Christy and I went to Twin Lakes to run Mount Elbert last weekend, a favorite outing of ours and a pretty novel running experience.
At 14,433 feet, Mount Elbert is the tallest mountain in the state, yet it has very little technical or steep terrain. Easily accessed trailheads start at around 10,000 feet and good trails and easy routes lead to its summit, which are often of a grade that is considered, at least by trailrunners, to be mostly runnable.
But it’s still the tallest mountain in a state with a lot of tall mountains, which is what makes it so novel. Other state high points like Washington’s Mount Rainier (22 feet lower), or Oregon’s Mount Hood (3,200 feet lower) require technical gear and cold weather clothing, extended approaches, and lots of driving. Elbert’s simple topography and ease of access from Aspen allows a casual morning start from home and a straightforward cruise up to its summit. Required gear is typically shorts, a shirt (actually optional), and a bottle of water, and the risks involved are usually limited to a slight chance of getting caught in a T-storm if you don’t start early enough.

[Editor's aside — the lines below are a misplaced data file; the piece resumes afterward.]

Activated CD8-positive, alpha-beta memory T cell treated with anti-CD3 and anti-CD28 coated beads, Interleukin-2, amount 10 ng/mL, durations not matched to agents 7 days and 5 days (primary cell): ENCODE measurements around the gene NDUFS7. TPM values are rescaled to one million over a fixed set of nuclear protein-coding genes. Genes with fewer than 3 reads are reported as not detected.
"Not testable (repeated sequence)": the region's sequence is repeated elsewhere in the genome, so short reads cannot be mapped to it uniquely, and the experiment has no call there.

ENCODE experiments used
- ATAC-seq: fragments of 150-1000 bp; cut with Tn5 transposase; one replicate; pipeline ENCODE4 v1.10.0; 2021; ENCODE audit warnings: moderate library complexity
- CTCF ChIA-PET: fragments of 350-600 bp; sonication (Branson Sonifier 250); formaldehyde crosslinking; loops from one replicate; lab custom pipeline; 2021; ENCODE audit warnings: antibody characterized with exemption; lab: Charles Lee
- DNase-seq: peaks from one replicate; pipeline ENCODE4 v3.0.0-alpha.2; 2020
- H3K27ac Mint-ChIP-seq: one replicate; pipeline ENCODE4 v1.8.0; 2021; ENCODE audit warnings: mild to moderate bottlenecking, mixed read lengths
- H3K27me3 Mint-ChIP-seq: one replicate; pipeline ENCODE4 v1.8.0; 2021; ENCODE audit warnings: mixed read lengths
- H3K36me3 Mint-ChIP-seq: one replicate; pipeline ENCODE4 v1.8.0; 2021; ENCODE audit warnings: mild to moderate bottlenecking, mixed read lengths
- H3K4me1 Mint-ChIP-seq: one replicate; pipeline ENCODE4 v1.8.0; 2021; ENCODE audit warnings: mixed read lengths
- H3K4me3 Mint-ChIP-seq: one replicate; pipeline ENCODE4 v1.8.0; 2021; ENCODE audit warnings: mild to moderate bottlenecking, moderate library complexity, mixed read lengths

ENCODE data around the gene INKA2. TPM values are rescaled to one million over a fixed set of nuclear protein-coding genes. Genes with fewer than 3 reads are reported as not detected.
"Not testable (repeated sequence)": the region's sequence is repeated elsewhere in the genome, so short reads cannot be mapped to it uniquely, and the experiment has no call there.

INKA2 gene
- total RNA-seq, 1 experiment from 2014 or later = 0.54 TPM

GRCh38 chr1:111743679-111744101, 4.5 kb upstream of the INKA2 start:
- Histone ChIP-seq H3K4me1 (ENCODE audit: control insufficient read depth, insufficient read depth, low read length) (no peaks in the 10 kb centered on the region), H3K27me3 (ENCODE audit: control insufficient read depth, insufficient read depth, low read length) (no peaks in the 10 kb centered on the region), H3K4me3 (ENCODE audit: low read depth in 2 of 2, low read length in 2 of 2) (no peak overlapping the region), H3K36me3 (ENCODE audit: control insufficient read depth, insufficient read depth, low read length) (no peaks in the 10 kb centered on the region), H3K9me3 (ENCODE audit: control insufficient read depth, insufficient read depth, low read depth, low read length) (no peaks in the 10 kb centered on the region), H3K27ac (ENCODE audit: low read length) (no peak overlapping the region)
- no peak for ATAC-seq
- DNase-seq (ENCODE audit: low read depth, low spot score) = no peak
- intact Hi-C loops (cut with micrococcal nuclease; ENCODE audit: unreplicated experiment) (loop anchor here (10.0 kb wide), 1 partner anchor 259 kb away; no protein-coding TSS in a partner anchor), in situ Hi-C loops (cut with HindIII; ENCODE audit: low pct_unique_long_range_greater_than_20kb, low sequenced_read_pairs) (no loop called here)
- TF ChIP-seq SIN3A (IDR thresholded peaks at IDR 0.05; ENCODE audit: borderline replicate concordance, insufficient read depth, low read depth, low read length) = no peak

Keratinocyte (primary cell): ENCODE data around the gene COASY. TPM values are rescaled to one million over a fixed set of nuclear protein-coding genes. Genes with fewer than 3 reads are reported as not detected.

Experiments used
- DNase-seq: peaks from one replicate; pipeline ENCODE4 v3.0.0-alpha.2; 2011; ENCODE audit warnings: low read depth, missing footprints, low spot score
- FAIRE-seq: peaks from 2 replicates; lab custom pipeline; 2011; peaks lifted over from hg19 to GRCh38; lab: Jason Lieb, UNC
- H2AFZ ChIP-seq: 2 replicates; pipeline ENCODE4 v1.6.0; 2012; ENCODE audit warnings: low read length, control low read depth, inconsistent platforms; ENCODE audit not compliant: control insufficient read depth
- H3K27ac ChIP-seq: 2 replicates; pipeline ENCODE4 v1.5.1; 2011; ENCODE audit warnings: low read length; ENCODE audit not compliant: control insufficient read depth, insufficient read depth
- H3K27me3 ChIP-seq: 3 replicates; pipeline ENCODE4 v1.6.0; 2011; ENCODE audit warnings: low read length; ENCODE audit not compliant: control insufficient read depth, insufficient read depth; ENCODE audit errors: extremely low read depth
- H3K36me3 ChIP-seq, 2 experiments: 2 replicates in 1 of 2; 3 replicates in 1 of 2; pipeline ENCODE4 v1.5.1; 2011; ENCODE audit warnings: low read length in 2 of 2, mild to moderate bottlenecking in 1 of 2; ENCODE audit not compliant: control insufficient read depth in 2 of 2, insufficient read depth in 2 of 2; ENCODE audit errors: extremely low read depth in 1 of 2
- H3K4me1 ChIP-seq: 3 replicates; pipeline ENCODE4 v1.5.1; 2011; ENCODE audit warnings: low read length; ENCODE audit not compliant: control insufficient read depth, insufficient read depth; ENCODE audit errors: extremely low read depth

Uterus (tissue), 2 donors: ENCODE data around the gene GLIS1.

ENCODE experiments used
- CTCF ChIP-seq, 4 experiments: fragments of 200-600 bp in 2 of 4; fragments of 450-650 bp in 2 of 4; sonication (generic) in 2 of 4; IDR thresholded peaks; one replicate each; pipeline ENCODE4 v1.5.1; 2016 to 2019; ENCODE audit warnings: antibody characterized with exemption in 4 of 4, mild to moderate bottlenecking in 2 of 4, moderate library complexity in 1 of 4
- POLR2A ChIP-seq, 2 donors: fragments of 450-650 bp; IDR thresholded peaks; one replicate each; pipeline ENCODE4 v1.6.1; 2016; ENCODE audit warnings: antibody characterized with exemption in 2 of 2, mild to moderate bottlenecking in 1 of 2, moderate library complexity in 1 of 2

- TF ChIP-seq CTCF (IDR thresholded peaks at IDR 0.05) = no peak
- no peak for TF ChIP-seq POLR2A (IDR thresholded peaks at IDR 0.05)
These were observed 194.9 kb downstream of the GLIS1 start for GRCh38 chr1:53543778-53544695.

Some people like to use Elbert as an example as why Colorado mountains aren’t challenging, a generalization that isn’t really true. There are plenty of technical summits and challenging climbs in the state. We think it’s actually cool that the tallest mountain in Colorado can be visited in this fashion.
From the 4wd parking at the South Elbert TH, the vertical gain is about 4,000 feet, the one-way mileage was just under 4 miles. We’ve found in our outings here that a reasonable pace will allow you to run up and down in under three hours. And when originating in Aspen, it’s really easy to bring your rock climbing gear and get in a few pitches somewhere on the drive back home that afternoon. It’s the perfect two-sport day this time of year.